For those looking for a remote desktop access solution that doesn’t
involve any fancy configuration know-how, TeamViewer is one of the more
interesting solutions out there today. Not only is the software available for
multiple platforms, such as Windows, OS X, and Linux, but TeamViewer
is essentially free for use in non-commercial settings, or for a reasonable, one-time purchase
license fees when used in a for-profit business. With Windows 8.1 and
Windows RT tablets becoming all the rage, TeamViewer is now available in a
tablet-friendly user interface edition, simply called TeamViewer Touch.
- Title: TeamViewer
- Company: TeamViewer
- Supported OS: Windows 8, 8.1 and RT
This rather welcome addition to the many versions available can be
acquired via the Windows Store for free. After a quick download and
installation, you will quickly find out that, despite being a cut-down version
of the desktop counterpart, TeamViewer Touch is still quite functional. You can
either connect to a random remote session by providing the destination
machine’s unique TeamViewer ID number and passcode, or you can log into your
TeamViewer account and select a remote machine from a list of machines you’ve
All the normal functions for operation, such as the on screen keyboard,
CTRL+ALT+DEL combo button (for help logging into Windows) and disconnect
button, are tucked away while a session is live on-screen, thus leaving your
entire tablet screen free to access the remote session with virtually no
obstruction. If you need to call up the additional functions, you simply click
or tap the small blue bar with the session ID number inside. Basic finger
gestures are supported as well, such as pinch to zoom, two finger drag to
scroll and tap and hold to right click.
I had no problems getting around on my Linux desktop using the tablet.
In my test, I opted to connect to a remote Elementary OS Linux desktop and see how that
fared in terms of navigability and refresh speed. And, as predicted, I was able
to select items, drag objects, and input commands using my keyboard. Connection
quality was quite variable, taking up to a minute for my session to switch to a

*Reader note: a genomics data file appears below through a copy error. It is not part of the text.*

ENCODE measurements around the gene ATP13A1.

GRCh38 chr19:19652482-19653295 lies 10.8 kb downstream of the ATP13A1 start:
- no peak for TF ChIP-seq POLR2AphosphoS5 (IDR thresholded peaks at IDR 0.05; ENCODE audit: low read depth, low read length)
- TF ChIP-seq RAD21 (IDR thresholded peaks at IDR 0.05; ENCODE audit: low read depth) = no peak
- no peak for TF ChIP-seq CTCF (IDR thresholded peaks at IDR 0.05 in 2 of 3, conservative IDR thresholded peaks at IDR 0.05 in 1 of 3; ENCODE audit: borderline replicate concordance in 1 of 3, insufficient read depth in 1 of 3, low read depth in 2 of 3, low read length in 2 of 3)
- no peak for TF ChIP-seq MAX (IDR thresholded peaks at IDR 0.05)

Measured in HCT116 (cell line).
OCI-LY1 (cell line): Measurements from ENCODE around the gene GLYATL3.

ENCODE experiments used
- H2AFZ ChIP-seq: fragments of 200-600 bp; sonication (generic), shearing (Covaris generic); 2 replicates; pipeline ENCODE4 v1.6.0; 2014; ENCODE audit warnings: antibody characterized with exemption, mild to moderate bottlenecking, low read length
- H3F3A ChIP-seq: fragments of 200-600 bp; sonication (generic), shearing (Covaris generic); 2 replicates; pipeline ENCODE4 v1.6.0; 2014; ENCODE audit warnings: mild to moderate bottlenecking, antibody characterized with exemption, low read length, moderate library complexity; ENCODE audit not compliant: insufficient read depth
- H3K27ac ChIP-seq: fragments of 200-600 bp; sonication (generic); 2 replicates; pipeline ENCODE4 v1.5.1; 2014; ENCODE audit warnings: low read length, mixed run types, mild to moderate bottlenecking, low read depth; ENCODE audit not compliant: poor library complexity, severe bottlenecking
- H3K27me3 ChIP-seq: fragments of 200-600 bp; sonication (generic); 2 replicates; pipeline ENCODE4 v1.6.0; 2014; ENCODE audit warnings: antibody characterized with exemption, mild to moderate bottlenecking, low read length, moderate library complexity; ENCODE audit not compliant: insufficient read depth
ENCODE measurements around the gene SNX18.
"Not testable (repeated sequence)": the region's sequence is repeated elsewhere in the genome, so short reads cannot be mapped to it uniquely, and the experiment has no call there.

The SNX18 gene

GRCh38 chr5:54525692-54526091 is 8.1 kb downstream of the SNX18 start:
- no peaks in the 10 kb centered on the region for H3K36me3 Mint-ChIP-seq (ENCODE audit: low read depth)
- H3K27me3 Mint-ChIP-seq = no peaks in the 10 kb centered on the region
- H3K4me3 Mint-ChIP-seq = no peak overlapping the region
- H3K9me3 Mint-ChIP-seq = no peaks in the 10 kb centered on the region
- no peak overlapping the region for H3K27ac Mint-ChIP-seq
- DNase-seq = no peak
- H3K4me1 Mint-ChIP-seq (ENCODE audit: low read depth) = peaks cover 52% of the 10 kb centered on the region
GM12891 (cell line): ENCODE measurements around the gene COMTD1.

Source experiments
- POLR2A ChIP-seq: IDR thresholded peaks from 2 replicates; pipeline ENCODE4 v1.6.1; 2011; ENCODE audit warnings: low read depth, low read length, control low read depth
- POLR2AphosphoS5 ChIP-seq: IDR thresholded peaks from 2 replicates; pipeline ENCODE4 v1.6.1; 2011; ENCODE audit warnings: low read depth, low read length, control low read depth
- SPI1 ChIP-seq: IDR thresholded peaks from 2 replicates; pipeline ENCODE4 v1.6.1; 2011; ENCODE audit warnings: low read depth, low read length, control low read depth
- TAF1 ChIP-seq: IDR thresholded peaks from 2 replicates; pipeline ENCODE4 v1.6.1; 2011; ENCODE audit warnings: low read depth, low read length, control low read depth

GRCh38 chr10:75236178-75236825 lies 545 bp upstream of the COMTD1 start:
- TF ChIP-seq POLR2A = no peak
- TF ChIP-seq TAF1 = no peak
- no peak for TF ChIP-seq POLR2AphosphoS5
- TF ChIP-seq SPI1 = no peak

high-color type mode, thus eliminating the rather messy looking low-color
display. Sometimes, if I would perform several functions at once, like
minimizing or maximizing windows, a partial “ghost” of what the
object looked like before would remain on screen for a brief moment. This is
likely due to less than satisfactory connection issues I was experiencing at
When it comes to the app and what it sets out to do, I feel that
TeamViewer Touch does a rather admirable job at transposing a tablet-style
interface for Windows 8 hosts for finger-friendly usage. That being said, there
are a few notable limitations that should be mentioned, as the app isn’t cut
down for size without reason.
For starters, you can connect to other sessions, but not set yourself up
as a host without grabbing the desktop version of TeamViewer first. Sadly, if
you are running on Windows RT, you are plain out of luck, since the desktop
release of TeamViewer is only available for x86-based Windows 8. Also,
TeamViewer uses their own servers to act as a middle-man between systems and
isn’t a true end-to-end direct connection, thus some additional lag and added
sluggish behavior may occur. For casual usage, this typically isn’t a concern.
But if you need a snappier experience, you might wish to opt for TightVNC
or RDP instead.
Still, despite these downsides, they tend to pose only minor
inconveniences. The touch interface is simple, stays mostly out of the way
while you work remotely and allows for easy navigation without the need for a
physical keyboard and mouse. If you find yourself using a tablet often and like
to administrate systems remotely, then TeamViewer Touch is definitely worth
checking out, especially since it’s free to use. Do you have a favorite remote
access product for tablets or otherwise that you would like to recommend? Leave
a note in the comments section.